The Financial Conduct Authority has questioned 152 firms on their 'high risk' investment activity.
According to the watchdog’s annual report, the FCA will continue its focus through 2018 on firms offering unsuitable high risk investment products to consumers with lower risk appetites.
The FCA stated: ‘In line with our consumer protection objective, our supervision in 2017 included multi-firm work to ensure we better understand the level of high risk investments recommended to retail consumers.
‘We will continue this work in 2018 and use the results to shape our future supervision activity for these types of investments.’
Elsewhere in the report, the FCA said is would use an £84 million rainy day fund to pay for its work on EU withdrawal.
The cash will also be used to fund the regulator’s move from Canary Wharf to the Olympic Park in Stratford.
The regulator had £84 million in its reserves on 31 March 2018, a significant increase on 2017’s £66.7 million 2016's £43 million.
The watchdog credited this to ‘historical underspends’ including a £16.4 milion underspend in 2017/18.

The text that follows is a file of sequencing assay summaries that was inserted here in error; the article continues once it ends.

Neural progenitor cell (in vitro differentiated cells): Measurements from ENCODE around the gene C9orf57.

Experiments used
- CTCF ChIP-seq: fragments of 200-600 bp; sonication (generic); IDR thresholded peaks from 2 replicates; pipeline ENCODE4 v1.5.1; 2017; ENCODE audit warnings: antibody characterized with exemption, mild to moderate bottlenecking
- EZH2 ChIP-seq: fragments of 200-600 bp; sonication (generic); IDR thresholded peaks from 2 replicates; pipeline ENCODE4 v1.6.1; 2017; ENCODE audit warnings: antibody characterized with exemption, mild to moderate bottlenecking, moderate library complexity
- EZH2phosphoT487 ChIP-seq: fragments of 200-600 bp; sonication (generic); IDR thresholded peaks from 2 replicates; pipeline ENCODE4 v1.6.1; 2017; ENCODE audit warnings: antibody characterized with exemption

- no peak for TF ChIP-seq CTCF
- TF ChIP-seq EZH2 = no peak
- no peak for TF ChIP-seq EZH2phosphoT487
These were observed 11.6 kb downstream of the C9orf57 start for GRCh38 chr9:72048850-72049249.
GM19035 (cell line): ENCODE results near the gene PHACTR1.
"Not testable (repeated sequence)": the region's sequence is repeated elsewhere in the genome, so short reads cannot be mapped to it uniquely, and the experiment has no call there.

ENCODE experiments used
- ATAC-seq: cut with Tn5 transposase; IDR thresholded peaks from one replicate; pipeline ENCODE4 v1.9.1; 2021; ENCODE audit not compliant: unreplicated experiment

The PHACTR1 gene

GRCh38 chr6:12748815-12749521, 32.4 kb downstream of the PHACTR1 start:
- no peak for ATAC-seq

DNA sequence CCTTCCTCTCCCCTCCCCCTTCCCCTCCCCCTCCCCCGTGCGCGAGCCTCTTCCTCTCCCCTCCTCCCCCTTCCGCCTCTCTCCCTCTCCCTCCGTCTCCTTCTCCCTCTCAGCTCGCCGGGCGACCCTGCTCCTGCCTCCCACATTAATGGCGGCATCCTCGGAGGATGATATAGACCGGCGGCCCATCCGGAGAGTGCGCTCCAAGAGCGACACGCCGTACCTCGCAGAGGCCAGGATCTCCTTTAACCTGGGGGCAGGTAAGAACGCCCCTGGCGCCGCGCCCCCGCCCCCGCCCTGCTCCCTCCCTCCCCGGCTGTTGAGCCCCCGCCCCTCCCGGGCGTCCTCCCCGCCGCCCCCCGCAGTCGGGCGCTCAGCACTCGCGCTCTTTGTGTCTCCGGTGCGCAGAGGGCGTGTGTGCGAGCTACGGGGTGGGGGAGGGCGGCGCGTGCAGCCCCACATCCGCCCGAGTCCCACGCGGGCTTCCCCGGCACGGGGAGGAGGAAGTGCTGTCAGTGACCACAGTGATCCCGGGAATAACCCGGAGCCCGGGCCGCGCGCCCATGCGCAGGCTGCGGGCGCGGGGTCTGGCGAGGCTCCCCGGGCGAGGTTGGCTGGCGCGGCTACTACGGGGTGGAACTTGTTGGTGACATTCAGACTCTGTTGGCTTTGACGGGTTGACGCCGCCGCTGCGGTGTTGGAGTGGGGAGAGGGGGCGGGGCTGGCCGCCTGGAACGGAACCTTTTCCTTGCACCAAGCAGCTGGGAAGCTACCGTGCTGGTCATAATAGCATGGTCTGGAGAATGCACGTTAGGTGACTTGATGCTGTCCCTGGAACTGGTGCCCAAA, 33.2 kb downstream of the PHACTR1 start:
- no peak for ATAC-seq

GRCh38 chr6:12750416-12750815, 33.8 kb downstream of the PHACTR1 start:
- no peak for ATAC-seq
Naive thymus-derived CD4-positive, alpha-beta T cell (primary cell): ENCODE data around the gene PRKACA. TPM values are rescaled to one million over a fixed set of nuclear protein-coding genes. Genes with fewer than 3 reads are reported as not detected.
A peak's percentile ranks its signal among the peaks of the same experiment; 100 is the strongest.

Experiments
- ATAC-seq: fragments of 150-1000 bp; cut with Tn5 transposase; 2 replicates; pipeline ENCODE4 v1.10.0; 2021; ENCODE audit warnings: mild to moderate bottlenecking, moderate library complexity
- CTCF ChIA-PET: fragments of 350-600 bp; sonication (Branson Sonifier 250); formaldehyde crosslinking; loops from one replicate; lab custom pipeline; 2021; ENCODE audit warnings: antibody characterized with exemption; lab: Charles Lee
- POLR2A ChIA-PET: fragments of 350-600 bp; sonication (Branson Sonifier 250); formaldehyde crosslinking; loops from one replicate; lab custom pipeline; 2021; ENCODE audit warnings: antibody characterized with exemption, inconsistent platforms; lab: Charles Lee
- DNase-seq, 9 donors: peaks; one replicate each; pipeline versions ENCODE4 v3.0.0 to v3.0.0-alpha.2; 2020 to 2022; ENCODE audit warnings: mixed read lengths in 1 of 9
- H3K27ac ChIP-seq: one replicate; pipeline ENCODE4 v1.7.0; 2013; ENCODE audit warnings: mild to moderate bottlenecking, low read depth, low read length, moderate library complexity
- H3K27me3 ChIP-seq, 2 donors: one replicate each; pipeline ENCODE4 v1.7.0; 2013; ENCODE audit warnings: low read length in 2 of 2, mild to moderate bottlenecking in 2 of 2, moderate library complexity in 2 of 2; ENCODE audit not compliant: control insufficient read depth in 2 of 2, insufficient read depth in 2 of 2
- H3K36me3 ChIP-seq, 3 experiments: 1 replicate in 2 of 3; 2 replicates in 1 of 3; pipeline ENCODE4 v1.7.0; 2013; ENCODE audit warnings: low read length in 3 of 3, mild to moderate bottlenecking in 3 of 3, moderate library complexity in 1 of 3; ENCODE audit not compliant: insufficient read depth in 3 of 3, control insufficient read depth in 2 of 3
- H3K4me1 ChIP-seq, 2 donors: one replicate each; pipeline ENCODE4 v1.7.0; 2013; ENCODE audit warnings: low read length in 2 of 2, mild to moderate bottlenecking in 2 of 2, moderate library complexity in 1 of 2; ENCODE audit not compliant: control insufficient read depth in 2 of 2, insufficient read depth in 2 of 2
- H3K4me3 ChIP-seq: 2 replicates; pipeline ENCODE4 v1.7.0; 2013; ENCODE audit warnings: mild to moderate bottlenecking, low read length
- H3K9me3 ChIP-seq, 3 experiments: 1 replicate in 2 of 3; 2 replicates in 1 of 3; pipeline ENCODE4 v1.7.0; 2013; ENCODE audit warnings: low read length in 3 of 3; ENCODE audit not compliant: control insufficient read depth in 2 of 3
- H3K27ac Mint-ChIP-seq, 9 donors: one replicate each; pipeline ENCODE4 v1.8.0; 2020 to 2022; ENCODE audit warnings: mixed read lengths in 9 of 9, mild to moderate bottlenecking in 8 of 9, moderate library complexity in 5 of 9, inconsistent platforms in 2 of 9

This underspend was due to reduced staff costs because of attrition, lower than budgeted external enforcement costs, and slower than expected recruitment, as well as savings on IT and ongoing projects.
The FCA’s total income for the year was £600.3 million, up from £574.9 million last year. The regulator's total operating costs also increased to £547.1 million from £518.8 million.
Despite lower than anticipated recruitment, staff numbers grew from 3,635 to 3,739, with full-time staff rising from 3,496 to 3,363.
The regulator saw its budget for salaries increase by 2% with an additional 0.5% to address 'anomalies'. This resulted in 77% of staff receiving a rise. Almost all staff (91%) received a bonus.
Chief executive Andrew Bailey earned a basic salary of £440,000, up from £330,000 in 2017 and total remuneration of £549,000, up from £449,000.
Total staff costs rose to £334.3 million, compared to £329,000 in 2017.